>>>> part of a Fooable that can or should be compared as equatable, e.g- if a
>>>> Fooable is a database record and .myFoo is a primary key, the data could
>>>> differ but it would still be a reference to the same record.
>>>> To be clear, I'm not arguing that someone can't create a regular
>>>> default implementation that also makes flawed assumptions, but that
>>>> synthesised/reflective implementations *by their very nature have to*,
>>>> as they cannot under every circumstance guarantee correctness when using
>>>> parts of a concrete type that they know nothing about.
>>>> You can’t argue this both ways:
>>>>    - If you’re arguing this on principle, that in order for
>>>>    synthesized implementations to be correct, they *must* be able to — *under
>>>>    every circumstance* — guarantee correctness, then you have to apply
>>>>    the same reasoning to default protocol implementations. Given a default
>>>>    protocol implementation, it is possible to come up with a (no matter how
>>>>    contrived) case where the default implementation is wrong. Since you’re
>>>>    arguing this *on principle*, you cannot reject contrived examples.
>>>>    - If you are arguing this *in practice*, then you’re going to have
>>>>    to back up your argument with evidence that synthesized examples are more
>>>>    often wrong than default implementations. You can’t declare that
>>>>    synthesized implementations are *by nature* incorrect but allow
>>>>    default implementations to slide because *in practice*, many
>>>>    implementations are allowable. There’s a reason why synthesis passed code
>>>>    review and was accepted: in the majority of cases, synthesis was deemed to
>>>>    be beneficial, and would provide correct behavior. If you are willing to
>>>>    say that yes, sometimes default implementations are wrong but overall
>>>>    they’re correct, you’re going to have to provide hard evidence to back up
>>>>    the opposite case for synthesized implementations. You stated in a previous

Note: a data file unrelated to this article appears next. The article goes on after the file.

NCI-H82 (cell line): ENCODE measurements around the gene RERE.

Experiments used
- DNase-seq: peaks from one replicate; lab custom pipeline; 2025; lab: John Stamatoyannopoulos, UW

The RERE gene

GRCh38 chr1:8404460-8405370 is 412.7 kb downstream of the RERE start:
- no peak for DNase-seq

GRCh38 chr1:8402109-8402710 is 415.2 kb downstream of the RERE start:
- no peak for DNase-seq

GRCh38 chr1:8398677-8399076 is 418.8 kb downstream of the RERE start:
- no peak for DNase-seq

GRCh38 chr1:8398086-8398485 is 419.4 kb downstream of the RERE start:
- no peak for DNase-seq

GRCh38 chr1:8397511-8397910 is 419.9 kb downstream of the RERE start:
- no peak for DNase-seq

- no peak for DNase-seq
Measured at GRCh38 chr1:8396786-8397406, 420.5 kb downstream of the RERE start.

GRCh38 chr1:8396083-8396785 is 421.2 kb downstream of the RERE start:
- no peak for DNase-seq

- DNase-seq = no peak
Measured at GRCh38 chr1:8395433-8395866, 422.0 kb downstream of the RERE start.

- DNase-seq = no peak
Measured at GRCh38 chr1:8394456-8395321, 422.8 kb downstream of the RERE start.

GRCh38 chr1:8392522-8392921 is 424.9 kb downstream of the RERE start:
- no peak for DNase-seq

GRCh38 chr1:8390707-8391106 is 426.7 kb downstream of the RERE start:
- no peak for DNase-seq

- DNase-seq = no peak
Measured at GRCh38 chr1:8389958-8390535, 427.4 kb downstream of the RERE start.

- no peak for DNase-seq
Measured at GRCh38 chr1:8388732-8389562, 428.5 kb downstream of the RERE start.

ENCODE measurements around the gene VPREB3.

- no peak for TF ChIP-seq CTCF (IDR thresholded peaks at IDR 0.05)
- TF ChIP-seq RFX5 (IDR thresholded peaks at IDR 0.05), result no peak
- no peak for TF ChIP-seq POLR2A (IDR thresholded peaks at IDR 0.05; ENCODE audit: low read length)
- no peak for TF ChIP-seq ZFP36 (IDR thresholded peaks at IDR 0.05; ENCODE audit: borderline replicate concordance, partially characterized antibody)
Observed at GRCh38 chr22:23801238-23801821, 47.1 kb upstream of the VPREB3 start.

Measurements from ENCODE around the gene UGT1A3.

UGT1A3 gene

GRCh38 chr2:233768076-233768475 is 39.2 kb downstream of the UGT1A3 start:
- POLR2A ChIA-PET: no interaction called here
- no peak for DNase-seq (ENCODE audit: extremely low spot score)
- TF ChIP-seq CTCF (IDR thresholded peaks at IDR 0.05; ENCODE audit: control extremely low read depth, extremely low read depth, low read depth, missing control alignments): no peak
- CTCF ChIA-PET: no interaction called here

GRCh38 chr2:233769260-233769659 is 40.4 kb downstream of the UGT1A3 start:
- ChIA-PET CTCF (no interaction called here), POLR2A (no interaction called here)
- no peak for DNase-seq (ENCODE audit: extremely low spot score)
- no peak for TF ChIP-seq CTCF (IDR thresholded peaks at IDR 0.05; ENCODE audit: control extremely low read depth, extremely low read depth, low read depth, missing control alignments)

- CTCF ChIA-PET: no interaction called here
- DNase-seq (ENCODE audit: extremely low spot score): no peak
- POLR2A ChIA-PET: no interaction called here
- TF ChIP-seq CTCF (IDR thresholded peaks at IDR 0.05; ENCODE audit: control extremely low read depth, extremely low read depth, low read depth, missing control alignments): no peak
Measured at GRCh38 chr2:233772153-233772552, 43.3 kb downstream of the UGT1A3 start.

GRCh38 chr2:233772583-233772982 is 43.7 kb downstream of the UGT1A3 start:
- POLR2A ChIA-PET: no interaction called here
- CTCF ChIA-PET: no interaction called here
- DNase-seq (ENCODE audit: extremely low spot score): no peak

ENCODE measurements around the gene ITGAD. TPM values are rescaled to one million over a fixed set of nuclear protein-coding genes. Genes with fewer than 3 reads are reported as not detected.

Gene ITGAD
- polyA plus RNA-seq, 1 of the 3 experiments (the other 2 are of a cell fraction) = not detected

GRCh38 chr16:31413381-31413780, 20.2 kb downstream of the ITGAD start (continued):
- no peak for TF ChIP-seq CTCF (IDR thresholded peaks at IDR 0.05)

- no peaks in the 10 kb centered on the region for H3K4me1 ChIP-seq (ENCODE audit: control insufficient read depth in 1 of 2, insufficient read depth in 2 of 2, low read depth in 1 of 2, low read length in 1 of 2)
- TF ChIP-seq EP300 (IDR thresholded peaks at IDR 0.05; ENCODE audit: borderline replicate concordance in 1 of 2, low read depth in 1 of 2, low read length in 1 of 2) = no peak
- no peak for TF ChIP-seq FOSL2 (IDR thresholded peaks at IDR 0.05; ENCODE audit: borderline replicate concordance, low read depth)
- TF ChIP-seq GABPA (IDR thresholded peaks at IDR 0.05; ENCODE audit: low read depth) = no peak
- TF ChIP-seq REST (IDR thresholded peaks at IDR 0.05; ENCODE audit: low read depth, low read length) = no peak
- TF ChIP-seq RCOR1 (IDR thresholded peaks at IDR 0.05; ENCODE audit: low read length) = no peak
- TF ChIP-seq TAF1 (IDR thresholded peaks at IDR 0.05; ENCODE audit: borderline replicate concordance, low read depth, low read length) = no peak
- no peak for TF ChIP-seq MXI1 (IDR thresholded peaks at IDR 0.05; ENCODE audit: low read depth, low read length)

>>>>    email that "A synthesised/reflective implementation however may
>>>>    return a result that is simply incorrect, because it is based on
>>>>    assumptions made by the protocol developer, with no input from the
>>>>    developer of the concrete type. In this case the developer must override it
>>>>    in to provide *correct* behaviour." — if you can back this up with
>>>>    evidence (say, taking a survey of a large number of model types and see if
>>>>    in the majority of cases synthesized implementation would be incorrect) to
>>>>    provide a compelling argument, then this is something that we should in
>>>>    that case reconsider.
>>> Well put, and I agree with this position 100%. However, to play devil's
>>> advocate here, let me summarize what I think Haravikk is saying:
>>> I think the "synthesized" part of this is a red herring, if I understand
>>> Haravikk's argument correctly. Instead, it is this:
>>> (1) In principle, it is possible to have a default implementation for a
>>> protocol requirement that produces the correct result--though not
>>> necessarily in the most performant way--for all possible conforming types,
>>> where by conforming we mean that the type respects both the syntactic
>>> requirements (enforced by the compiler) and the semantic requirements
>>> (which may not necessarily be enforceable by the compiler) of the protocol
>>> in question.
>>> (2) However, there exist *some* requirements that, by their very nature,
>>> cannot have default implementations which are guaranteed to produce the
>>> correct result for all conforming types. In Haravikk's view, no default
>>> implementations should be provided in these cases. (I don't necessarily
>>> subscribe to this view in absolute terms, but for the sake of argument
>>> let's grant this premise.)
>>> (3) Equatable, Hashable, and Codable requirements are, by their very
>>> nature, such requirements that cannot have default implementations
>>> guaranteed to be correct for all conforming types. Therefore, they should
>>> not have a default implementation. It just so happens that a default
>>> implementation cannot currently be written in Swift itself and must be
>>> synthesized, but Haravikk's point is that even if they could be written in
>>> native Swift through a hypothetical reflection facility, they should not
>>> be, just as many other protocol requirements currently could have default
>>> implementations written in Swift but should not have them because they
>>> cannot be guaranteed to produce the correct result.
>>> My response to this line of argumentation is as follows:
>>> For any open protocol (i.e., a protocol for which the universe of
>>> possible conforming types cannot be enumerated a priori by the protocol
>>> designer) worthy of being a protocol by the Swift standard ("what useful
>>> thing can you do with such a protocol that you could not without?"), any
>>> sufficiently interesting requirement (i.e., one for which user ergonomics